Furthermore, the generic Top-Level Domain “.com” in the second-level portion is a standard registration requirement and should be disregarded when assessing whether a disputed domain name is confusingly similar to the trademark in which the Complainant has rights (see Arcelormittal S.A v. James, supra and Credit Mutuel Arkea v. Domain Administration, CAC Case No. 102345).


(ii) The Respondent has no rights or legitimate interests in respect of the disputed domain name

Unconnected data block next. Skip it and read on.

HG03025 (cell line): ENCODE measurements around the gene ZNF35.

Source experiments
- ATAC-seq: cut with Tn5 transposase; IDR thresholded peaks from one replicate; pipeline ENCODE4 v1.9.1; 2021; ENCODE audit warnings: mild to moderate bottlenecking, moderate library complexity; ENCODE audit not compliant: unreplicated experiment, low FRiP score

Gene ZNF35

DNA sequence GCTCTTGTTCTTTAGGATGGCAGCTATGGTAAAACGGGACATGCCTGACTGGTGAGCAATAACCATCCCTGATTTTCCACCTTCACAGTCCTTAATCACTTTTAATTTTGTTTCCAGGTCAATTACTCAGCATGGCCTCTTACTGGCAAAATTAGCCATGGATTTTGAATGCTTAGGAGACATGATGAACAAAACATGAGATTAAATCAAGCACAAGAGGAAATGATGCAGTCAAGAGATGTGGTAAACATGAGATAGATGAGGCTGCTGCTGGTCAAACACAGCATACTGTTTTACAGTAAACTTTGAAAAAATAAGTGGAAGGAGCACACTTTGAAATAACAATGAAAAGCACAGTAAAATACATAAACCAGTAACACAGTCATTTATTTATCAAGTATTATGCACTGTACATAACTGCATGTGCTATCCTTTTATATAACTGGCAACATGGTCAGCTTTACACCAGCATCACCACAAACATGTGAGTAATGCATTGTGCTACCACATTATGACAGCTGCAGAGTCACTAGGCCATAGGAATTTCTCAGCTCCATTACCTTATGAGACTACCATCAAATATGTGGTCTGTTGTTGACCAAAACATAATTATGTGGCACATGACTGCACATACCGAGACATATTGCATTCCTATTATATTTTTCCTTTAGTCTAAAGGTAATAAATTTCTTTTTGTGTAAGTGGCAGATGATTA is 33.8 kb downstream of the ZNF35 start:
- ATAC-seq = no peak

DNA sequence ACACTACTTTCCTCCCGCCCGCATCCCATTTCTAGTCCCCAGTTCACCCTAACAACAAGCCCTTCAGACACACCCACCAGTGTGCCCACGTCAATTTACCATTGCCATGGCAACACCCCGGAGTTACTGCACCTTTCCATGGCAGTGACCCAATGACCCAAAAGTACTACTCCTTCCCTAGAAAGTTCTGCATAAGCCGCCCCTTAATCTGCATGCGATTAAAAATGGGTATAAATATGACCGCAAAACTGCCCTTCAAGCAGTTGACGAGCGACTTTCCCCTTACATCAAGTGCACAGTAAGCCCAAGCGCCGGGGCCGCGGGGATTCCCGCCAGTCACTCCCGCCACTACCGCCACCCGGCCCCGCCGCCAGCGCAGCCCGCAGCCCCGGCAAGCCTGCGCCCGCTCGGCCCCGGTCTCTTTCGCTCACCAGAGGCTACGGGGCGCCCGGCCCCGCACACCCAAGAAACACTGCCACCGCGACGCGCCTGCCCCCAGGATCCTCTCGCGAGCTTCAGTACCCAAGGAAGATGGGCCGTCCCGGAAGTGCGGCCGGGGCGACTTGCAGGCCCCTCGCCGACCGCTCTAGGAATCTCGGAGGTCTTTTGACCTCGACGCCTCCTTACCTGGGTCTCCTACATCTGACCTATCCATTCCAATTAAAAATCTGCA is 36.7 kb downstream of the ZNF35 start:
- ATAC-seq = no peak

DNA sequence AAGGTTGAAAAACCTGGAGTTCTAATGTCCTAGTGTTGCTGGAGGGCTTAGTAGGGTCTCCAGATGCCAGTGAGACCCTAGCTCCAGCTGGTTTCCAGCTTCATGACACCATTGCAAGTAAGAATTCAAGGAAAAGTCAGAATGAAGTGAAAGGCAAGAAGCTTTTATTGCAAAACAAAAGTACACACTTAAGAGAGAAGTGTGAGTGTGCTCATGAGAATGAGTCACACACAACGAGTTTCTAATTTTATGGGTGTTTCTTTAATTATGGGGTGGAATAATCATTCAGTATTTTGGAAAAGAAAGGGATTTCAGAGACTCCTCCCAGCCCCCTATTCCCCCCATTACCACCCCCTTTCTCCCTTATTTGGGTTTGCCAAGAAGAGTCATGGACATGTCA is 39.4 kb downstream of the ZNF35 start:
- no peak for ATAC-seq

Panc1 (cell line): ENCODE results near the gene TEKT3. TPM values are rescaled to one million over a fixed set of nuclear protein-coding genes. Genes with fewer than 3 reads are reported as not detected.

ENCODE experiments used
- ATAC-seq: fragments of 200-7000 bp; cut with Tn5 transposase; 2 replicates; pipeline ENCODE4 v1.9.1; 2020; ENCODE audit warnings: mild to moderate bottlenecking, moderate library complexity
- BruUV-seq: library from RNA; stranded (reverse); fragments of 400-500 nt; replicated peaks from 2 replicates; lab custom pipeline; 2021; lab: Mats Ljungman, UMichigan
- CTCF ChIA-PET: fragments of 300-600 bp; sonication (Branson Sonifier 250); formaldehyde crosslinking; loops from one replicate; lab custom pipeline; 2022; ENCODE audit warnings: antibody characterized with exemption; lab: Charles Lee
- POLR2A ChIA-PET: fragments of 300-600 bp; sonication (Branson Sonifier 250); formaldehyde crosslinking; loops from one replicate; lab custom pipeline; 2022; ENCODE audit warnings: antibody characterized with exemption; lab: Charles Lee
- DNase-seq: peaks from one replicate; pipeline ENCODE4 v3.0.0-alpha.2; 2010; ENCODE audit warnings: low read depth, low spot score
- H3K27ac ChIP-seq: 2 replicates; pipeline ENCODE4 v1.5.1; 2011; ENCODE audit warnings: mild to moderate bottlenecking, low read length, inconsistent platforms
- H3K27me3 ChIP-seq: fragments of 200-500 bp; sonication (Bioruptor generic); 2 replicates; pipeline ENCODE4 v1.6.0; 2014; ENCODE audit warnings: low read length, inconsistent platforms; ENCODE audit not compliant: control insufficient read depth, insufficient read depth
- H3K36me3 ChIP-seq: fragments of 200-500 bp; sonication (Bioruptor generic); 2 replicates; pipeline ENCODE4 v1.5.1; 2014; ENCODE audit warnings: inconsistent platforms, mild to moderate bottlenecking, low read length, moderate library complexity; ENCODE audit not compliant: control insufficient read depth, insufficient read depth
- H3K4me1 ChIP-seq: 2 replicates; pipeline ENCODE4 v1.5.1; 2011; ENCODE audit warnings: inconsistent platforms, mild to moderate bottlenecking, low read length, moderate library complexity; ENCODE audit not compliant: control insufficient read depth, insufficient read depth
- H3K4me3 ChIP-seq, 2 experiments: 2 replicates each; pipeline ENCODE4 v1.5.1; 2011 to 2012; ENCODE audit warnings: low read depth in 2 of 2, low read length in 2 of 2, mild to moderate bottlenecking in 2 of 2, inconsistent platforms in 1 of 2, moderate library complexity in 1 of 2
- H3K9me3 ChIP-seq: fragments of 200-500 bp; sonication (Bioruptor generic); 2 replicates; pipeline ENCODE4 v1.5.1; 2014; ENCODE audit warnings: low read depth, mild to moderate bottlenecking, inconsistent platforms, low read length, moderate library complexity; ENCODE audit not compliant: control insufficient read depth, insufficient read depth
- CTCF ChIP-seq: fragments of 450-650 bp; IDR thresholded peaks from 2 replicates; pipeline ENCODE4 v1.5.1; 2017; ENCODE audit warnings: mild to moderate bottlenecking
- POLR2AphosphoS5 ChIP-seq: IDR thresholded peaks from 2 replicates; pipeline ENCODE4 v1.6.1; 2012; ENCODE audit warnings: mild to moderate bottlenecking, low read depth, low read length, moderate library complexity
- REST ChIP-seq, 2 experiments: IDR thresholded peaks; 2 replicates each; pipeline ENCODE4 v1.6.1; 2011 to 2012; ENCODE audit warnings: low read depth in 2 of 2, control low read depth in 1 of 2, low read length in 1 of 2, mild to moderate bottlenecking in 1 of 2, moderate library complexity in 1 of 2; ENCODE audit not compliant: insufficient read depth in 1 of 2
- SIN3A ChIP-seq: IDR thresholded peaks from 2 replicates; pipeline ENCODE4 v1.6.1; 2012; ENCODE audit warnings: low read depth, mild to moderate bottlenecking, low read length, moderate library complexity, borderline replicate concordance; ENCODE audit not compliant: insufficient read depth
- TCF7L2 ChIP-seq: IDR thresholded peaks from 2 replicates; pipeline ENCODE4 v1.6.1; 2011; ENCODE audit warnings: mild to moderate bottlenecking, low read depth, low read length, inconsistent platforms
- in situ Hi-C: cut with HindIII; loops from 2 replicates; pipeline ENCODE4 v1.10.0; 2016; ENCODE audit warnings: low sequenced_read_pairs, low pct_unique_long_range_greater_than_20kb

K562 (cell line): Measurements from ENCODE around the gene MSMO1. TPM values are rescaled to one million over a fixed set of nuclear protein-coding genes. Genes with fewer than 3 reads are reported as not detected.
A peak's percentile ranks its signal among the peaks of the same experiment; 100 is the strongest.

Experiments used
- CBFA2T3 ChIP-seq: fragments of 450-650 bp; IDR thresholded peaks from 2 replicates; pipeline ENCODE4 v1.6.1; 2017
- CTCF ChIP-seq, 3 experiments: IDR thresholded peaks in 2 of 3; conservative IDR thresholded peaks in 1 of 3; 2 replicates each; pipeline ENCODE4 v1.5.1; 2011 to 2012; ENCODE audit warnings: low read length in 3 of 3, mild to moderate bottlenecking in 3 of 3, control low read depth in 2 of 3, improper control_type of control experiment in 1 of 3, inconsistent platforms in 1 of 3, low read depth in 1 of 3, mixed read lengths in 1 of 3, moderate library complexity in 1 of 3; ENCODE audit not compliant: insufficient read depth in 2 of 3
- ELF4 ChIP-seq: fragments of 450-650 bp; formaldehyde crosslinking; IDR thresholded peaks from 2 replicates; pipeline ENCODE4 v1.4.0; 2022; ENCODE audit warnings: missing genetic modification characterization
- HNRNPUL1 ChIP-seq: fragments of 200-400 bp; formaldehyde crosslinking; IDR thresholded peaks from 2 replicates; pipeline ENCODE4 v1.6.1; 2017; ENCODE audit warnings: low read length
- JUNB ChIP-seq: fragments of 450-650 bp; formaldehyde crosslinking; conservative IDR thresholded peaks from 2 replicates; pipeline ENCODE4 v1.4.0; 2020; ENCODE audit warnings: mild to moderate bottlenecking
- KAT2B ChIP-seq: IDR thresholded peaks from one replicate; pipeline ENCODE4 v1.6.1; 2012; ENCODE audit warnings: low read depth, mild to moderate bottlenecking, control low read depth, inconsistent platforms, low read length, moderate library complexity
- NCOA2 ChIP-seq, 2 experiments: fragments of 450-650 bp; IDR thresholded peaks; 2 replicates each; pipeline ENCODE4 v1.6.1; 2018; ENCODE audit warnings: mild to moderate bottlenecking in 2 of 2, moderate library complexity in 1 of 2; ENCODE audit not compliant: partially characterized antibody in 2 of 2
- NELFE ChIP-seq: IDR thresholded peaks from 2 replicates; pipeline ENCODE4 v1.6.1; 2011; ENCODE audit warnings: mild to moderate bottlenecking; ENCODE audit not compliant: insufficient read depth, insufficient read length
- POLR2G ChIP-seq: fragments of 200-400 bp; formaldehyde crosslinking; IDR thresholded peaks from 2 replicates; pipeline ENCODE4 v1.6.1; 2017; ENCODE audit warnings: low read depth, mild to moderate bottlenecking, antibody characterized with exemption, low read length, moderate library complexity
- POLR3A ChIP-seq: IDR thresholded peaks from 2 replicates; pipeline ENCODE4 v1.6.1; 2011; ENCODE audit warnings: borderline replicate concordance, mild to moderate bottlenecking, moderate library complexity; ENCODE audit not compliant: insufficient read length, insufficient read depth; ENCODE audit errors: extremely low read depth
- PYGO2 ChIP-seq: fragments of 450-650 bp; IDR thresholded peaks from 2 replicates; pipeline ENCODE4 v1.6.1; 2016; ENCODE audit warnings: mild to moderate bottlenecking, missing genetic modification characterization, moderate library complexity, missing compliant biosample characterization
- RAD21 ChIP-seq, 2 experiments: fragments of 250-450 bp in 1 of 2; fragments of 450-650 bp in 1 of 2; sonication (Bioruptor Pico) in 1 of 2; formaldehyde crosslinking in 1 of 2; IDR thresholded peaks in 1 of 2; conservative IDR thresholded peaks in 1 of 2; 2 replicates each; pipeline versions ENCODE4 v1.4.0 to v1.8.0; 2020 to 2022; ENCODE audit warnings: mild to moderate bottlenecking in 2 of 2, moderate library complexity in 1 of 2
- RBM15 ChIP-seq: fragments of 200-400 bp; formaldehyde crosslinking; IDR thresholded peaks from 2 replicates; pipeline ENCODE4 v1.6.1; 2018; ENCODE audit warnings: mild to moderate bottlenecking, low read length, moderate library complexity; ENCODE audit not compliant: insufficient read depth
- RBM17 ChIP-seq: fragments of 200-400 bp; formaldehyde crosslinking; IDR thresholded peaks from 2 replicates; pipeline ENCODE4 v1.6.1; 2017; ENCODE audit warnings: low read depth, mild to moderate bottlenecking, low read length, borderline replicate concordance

The disputed domain name was registered on 12 August 2020 - many years after the first registrations of the Complainant’s trademarks. The Complainant has not licensed or authorized the Respondent to register or use the disputed domain name nor is the Respondent affiliated to the Complainant in any form or has endorsed or sponsored the Respondent or the Respondent's website. There is no evidence that the Respondent is known by the disputed domain name or owns any corresponding registered trademark including the terms “arlaafoods.com” or “arlaafoods”. When conducting the search regarding the term “arlaafoods.com” or “arlaafoods” on popular Internet search engines such as “Google.com”, all the top results relate to the Complainant’s, it’s official websites and also third parties’ websites – directly referring to the Complainant.